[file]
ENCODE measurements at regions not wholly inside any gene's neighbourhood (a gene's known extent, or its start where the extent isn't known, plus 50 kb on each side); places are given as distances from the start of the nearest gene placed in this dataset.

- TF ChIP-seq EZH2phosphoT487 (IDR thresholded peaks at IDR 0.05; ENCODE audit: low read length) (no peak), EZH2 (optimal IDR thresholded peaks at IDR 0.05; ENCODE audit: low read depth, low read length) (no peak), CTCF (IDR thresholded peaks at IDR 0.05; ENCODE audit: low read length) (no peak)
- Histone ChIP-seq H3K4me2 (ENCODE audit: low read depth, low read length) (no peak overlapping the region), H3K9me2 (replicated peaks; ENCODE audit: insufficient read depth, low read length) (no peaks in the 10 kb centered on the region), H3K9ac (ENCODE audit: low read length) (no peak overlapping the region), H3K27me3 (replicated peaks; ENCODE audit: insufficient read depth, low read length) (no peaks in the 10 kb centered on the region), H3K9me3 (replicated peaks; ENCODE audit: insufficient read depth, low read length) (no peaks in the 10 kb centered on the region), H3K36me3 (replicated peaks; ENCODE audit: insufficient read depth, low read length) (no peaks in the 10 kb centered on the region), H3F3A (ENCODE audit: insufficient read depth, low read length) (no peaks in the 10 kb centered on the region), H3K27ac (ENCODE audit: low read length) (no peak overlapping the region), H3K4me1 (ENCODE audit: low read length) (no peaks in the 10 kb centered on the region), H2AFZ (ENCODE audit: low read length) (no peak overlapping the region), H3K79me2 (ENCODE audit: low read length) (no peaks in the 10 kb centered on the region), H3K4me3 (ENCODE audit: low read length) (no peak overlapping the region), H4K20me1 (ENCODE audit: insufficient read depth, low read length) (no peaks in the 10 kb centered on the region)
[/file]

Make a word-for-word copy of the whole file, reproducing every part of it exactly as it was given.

ENCODE measurements at regions not wholly inside any gene's neighbourhood (a gene's known extent, or its start where the extent isn't known, plus 50 kb on each side); places are given as distances from the start of the nearest gene placed in this dataset.

- TF ChIP-seq EZH2phosphoT487 (IDR thresholded peaks at IDR 0.05; ENCODE audit: low read length) (no peak), EZH2 (optimal IDR thresholded peaks at IDR 0.05; ENCODE audit: low read depth, low read length) (no peak), CTCF (IDR thresholded peaks at IDR 0.05; ENCODE audit: low read length) (no peak)
- Histone ChIP-seq H3K4me2 (ENCODE audit: low read depth, low read length) (no peak overlapping the region), H3K9me2 (replicated peaks; ENCODE audit: insufficient read depth, low read length) (no peaks in the 10 kb centered on the region), H3K9ac (ENCODE audit: low read length) (no peak overlapping the region), H3K27me3 (replicated peaks; ENCODE audit: insufficient read depth, low read length) (no peaks in the 10 kb centered on the region), H3K9me3 (replicated peaks; ENCODE audit: insufficient read depth, low read length) (no peaks in the 10 kb centered on the region), H3K36me3 (replicated peaks; ENCODE audit: insufficient read depth, low read length) (no peaks in the 10 kb centered on the region), H3F3A (ENCODE audit: insufficient read depth, low read length) (no peaks in the 10 kb centered on the region), H3K27ac (ENCODE audit: low read length) (no peak overlapping the region), H3K4me1 (ENCODE audit: low read length) (no peaks in the 10 kb centered on the region), H2AFZ (ENCODE audit: low read length) (no peak overlapping the region), H3K79me2 (ENCODE audit: low read length) (no peaks in the 10 kb centered on the region), H3K4me3 (ENCODE audit: low read length) (no peak overlapping the region), H4K20me1 (ENCODE audit: insufficient read depth, low read length) (no peaks in the 10 kb centered on the region)